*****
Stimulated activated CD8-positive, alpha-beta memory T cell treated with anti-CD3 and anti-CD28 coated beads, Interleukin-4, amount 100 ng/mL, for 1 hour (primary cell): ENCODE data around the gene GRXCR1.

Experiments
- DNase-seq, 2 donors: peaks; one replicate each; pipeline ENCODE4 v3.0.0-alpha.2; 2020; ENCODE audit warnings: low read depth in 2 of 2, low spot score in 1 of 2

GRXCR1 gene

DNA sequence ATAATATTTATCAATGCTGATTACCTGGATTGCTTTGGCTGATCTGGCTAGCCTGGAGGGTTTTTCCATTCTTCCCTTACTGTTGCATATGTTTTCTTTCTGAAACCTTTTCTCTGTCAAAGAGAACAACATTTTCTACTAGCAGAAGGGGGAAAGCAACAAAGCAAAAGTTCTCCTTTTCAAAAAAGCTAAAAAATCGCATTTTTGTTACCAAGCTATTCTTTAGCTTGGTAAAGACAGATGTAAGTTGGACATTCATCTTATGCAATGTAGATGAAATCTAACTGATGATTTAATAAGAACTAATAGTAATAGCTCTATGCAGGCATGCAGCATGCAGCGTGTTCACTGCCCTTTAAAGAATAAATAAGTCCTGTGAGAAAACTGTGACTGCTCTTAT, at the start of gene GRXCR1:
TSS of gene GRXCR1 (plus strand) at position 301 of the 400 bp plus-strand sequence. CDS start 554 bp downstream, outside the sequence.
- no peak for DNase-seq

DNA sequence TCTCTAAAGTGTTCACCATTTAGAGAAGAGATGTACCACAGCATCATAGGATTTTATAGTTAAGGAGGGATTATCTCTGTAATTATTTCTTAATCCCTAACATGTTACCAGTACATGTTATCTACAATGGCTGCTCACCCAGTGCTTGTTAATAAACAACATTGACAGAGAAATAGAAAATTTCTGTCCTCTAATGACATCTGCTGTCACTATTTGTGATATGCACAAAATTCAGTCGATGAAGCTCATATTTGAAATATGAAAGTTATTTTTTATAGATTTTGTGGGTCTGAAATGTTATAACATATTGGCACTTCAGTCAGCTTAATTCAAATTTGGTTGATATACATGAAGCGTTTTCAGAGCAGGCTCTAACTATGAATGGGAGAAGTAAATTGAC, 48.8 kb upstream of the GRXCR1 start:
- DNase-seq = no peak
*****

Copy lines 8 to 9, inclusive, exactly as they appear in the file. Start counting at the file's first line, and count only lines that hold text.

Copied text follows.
DNA sequence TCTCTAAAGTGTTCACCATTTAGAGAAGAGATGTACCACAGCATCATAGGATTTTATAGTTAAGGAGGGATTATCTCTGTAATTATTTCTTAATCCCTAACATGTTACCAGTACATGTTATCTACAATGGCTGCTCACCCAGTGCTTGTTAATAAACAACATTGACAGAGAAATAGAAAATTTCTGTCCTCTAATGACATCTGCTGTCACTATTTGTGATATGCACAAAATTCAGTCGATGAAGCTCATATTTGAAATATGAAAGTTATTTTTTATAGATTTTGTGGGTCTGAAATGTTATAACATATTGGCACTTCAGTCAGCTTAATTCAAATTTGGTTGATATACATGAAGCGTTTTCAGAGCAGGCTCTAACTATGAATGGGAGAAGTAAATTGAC, 48.8 kb upstream of the GRXCR1 start:
- DNase-seq = no peak